but yes, that's just my story, and it may not have worked out like that for you. if you feel more comfortable turning it down, then at least you won't feel like you're stepping on egg shells the whole day, just to hopefully impress an already-dismissive groom.
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Old July 8th, 2010, 01:56 AM   #4
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Ugh. Your email sounds pretty harsh. I have to remember that most couples have been long conditioned to view wedding videography as far less than the art that most of us love. It's not their fault for feeling as they do, and if someone is camera shy/resistant, there's really nothing wrong with that.

If you're getting a bad vibe, run like mad for sure, but I think you should let her down much more lightly. I suggest something along the lines of, "I don't believe I'll be able to create the type of film that I'm accustomed to making, given the particular things that you're looking for. My style just wouldn't be a good fit for your wedding."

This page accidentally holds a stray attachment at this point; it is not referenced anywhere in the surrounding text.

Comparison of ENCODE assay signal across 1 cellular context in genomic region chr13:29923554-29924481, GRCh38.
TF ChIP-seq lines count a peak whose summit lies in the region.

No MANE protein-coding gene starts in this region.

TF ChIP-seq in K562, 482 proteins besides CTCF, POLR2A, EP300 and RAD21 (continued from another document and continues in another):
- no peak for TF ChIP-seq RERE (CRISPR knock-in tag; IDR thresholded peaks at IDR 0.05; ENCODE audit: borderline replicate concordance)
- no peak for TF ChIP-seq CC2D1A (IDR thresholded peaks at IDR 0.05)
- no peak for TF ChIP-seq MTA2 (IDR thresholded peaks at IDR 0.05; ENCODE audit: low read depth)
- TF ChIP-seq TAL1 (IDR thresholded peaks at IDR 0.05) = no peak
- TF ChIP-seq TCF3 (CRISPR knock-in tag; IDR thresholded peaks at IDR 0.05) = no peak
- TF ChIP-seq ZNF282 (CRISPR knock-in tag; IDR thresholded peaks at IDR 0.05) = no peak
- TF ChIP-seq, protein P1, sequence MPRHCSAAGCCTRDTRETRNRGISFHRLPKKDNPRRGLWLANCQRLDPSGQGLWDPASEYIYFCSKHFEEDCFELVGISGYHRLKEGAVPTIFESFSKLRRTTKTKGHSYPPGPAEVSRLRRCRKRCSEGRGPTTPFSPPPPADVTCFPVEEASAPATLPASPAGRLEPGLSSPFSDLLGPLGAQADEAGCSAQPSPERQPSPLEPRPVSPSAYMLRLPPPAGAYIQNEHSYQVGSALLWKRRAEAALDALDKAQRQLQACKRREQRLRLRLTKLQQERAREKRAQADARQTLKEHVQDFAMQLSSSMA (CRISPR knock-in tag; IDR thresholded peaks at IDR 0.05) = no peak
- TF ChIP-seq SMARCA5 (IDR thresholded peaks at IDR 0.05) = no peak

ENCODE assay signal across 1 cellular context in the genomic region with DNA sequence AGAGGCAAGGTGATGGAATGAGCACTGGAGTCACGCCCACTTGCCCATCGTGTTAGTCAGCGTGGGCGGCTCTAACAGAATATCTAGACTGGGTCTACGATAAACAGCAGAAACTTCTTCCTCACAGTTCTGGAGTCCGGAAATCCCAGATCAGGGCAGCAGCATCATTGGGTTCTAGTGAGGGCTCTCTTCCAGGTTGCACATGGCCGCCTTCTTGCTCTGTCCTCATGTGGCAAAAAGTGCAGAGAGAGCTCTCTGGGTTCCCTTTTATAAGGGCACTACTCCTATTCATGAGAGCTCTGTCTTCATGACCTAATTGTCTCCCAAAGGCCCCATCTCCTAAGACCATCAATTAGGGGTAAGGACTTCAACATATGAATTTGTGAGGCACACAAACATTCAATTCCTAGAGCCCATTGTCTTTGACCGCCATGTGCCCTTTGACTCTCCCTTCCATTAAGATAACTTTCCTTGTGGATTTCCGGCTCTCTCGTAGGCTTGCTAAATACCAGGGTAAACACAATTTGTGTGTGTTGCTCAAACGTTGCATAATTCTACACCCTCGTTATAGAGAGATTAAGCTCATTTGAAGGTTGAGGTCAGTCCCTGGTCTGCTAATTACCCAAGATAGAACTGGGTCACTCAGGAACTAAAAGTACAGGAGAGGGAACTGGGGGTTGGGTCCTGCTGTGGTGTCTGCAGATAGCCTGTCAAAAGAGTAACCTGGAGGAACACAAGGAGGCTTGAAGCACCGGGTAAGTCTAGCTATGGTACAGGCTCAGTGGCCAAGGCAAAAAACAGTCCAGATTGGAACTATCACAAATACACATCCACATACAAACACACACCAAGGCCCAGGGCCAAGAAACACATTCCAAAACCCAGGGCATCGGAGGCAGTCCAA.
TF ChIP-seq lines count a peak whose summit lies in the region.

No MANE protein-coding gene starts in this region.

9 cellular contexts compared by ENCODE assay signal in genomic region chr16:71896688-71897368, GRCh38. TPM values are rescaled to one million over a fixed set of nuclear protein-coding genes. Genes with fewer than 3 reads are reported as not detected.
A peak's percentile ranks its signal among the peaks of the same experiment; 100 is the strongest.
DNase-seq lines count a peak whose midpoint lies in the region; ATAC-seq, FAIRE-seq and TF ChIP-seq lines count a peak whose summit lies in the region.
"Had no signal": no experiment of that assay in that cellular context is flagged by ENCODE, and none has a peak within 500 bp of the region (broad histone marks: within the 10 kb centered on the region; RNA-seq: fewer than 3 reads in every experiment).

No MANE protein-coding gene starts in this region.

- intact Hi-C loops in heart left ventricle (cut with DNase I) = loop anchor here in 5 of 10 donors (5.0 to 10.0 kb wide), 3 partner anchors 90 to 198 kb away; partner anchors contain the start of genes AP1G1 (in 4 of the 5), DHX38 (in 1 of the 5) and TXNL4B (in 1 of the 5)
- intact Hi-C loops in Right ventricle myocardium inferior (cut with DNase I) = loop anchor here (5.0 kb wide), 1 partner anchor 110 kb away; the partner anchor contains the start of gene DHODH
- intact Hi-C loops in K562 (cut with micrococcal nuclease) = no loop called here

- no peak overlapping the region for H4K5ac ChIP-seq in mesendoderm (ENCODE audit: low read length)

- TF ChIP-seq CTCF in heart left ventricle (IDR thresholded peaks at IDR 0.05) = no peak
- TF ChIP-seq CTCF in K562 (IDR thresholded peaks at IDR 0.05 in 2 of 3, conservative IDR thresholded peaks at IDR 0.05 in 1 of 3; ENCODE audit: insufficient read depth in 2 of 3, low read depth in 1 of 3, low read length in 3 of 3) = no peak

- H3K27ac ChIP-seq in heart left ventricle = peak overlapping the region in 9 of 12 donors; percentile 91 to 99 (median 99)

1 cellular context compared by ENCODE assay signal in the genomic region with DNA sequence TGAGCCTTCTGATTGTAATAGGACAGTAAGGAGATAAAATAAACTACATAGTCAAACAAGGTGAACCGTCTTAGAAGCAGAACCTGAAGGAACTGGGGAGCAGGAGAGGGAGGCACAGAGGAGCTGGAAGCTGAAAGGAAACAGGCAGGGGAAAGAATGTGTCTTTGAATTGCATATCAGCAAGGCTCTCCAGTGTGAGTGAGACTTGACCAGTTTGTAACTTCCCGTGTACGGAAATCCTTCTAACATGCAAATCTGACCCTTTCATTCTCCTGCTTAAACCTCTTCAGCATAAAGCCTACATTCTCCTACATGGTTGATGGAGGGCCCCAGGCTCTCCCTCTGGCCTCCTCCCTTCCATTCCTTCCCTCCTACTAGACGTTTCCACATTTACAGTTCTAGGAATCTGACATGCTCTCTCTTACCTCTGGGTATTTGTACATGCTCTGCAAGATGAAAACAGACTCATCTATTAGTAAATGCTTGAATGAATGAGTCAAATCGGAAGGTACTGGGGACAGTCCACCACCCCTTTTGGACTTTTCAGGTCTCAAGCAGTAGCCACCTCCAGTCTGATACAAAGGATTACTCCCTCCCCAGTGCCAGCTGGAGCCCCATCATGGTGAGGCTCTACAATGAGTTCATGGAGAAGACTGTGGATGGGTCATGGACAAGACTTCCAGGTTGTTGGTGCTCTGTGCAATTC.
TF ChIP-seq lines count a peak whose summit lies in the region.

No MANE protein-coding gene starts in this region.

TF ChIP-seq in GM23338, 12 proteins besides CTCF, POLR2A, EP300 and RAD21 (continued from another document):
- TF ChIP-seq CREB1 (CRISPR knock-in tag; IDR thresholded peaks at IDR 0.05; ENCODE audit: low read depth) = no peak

It sounds like she's going to end up with either no wedding video or a poorly made one. I feel sorry for her, but if this couple's video experience does turn out to be a bad one, it will be one more story added to the conglomerate of other stories of remorse (over not hiring a competent videographer) that I think is slowly emerging as a warning to future couples...

Invest in a good wedding video. It's worth it.

Alec Moreno
Wedding Art Films - Southern California - Los Angeles - Orange County - Video
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Old July 8th, 2010, 05:13 AM   #5
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Hi Kelly,

The only recommendation I would make is that you put a better tone on your email to her. I picked up a sense of "snottiness" from it whether you meant it to read that way or not. It almost felt like it was coming from a place of defensiveness.